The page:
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Buffum (family)

George Clinton Buffum was born August 13, 1896, in Table Grove, Illinois, United States. His family later moved to Teulon, Manitoba. George lied about his age and joined the Royal Canadian Mounted Police (RCMP) and then served with the Canadian military in World War I. Sometime in the late 1920s or early 1930s, he moved to Behchoko (formerly Fort Rae).

By 1934, Buffum was the manager of the Northern Traders Ltd. trading post. This trading post, which had been purchased from Hislop and Nagle in 1912, operated in Behchoko until 1938. Upon its closure, Buffum went to work for or with James ‘Jim’ Darwish, an independent trader based in Behchoko since 1925.

George Buffum married Louise Evelyn (born 1908, birth surname unknown) on July 8, 1934, in Behchoko. George and Louise met when she had been a nurse for George's ailing father. Louise and George corresponded for a few years before Louise moved to Behchoko and they were married.

The Buffum home often served as a stop over for many pilots and their passengers and consequently the Buffums were well known by many of the northern bush pilots.

George and Louise’s daughter Marylyn "Lyn" G. Buffum (married name Marylyn Orchuk, later Marylyn Orchuk-Payne) was born in Edmonton on January 28, 1936. Louise and Lyn stayed in the south until the summer of 1937, when they moved back to Behchoko.

George Buffum ran the trading post after Jim Darwish moved to Edmonton in 1941. At some point between 1938 and 1944, Buffum and Darwish became business partners. Buffum then became the sole proprietor of the trading post following Darwish’s death in 1944. Buffum continued to operate the trading post in Behchoko until his departure from the community.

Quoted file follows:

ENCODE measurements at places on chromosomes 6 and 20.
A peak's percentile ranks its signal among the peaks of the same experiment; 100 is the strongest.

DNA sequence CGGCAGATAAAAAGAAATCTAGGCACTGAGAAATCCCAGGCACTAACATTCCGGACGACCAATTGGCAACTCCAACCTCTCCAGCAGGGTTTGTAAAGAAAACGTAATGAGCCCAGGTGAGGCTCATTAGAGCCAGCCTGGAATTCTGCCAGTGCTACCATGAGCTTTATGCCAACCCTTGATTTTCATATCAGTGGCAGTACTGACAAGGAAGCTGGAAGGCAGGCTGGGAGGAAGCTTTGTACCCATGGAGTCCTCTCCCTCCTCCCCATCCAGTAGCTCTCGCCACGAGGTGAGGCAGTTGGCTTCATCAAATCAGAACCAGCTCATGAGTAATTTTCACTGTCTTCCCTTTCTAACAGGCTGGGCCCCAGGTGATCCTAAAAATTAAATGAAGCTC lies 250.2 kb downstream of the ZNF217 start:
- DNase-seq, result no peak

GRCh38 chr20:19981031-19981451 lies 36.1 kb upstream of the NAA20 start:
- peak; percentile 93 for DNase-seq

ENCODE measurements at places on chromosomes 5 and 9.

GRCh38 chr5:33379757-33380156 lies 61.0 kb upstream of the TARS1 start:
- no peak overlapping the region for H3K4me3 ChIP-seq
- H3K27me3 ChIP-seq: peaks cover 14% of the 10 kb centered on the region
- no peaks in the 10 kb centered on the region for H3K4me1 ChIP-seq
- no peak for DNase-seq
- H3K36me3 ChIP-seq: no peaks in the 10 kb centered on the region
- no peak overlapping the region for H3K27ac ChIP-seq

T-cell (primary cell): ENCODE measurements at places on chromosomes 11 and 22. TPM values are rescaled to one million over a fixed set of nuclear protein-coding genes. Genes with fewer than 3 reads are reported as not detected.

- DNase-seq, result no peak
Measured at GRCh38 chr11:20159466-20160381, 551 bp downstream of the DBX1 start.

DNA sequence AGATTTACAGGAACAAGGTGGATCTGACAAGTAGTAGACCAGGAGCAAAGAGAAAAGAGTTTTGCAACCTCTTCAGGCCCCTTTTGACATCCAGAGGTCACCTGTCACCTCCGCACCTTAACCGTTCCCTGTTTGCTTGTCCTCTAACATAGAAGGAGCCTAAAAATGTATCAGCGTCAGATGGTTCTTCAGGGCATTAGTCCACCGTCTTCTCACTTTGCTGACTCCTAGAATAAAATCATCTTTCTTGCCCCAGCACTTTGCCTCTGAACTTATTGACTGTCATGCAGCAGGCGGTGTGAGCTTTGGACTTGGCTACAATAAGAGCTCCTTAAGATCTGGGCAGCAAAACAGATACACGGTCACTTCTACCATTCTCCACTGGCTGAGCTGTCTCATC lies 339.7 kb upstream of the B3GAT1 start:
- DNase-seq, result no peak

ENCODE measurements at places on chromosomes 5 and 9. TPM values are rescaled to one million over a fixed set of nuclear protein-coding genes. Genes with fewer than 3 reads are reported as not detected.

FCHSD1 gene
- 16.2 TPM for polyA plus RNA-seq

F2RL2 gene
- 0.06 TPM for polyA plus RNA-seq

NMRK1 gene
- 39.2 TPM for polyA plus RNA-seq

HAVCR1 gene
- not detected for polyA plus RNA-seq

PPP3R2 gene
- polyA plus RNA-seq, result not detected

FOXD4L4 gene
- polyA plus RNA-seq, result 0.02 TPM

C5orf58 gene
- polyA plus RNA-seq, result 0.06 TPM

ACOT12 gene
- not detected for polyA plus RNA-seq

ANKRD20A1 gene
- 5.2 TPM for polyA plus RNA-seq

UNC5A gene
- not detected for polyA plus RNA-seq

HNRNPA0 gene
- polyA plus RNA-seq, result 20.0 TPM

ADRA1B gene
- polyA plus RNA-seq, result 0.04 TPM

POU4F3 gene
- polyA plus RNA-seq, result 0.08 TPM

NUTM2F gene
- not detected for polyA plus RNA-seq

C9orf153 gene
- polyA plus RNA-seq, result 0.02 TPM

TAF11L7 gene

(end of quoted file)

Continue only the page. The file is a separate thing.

The Buffum family moved south in 1946 because of George’s concerns for Lyn’s education. In 1947, Buffum rented the trading post and his former house to the Department of Indian Affairs and Northern Development for the department to operate a Day School and provide a furnished teacher’s residence. In 1948, Buffum sold his property, including chattels, to the same federal department.

George Buffum continued to visit the north in the summers until approximately 1951 or 1952.

George Clinton Buffum died September 18, 1968. Louise Evelyn Buffum died in 1979. Marylyn ‘Lyn’ Orchuk-Payne died July 26, 2019.

Searle, David

David Harry Searle was born in Edmonton, Alberta in 1936. He moved to Yellowknife in 1946 where his father worked for Con Mine. Searle was educated in the Yellowknife public school system. During his high school years, he worked summer jobs at Con Mine.

Searle attended the University of Alberta and earned degrees in history and law (1961). As a young man, joined the Canadian Officers Training Corps and served in the Royal Canadian Army reserve as a military policeman.

David Searle returned to Yellowknife and, in 1963, co-founded the law firm de Weerdt Searle with Mark de Weerdt. Searle was the founding President of the Law Society of the Northwest Territories in 1978. He practiced law in the NWT until 1981.

While practicing law, Searle was also involved in politics in the NWT. First elected to the Northwest Territories Council in 1967 in the riding of Mackenzie North, Searle was elected again in 1970 and 1975 for the riding of Yellowknife South. From 1975 to 1979, he served at the Speaker of the House, and as such was the first Speaker of the Legislative Assembly. Searle ran for federal politics in 1979 but narrowly lost.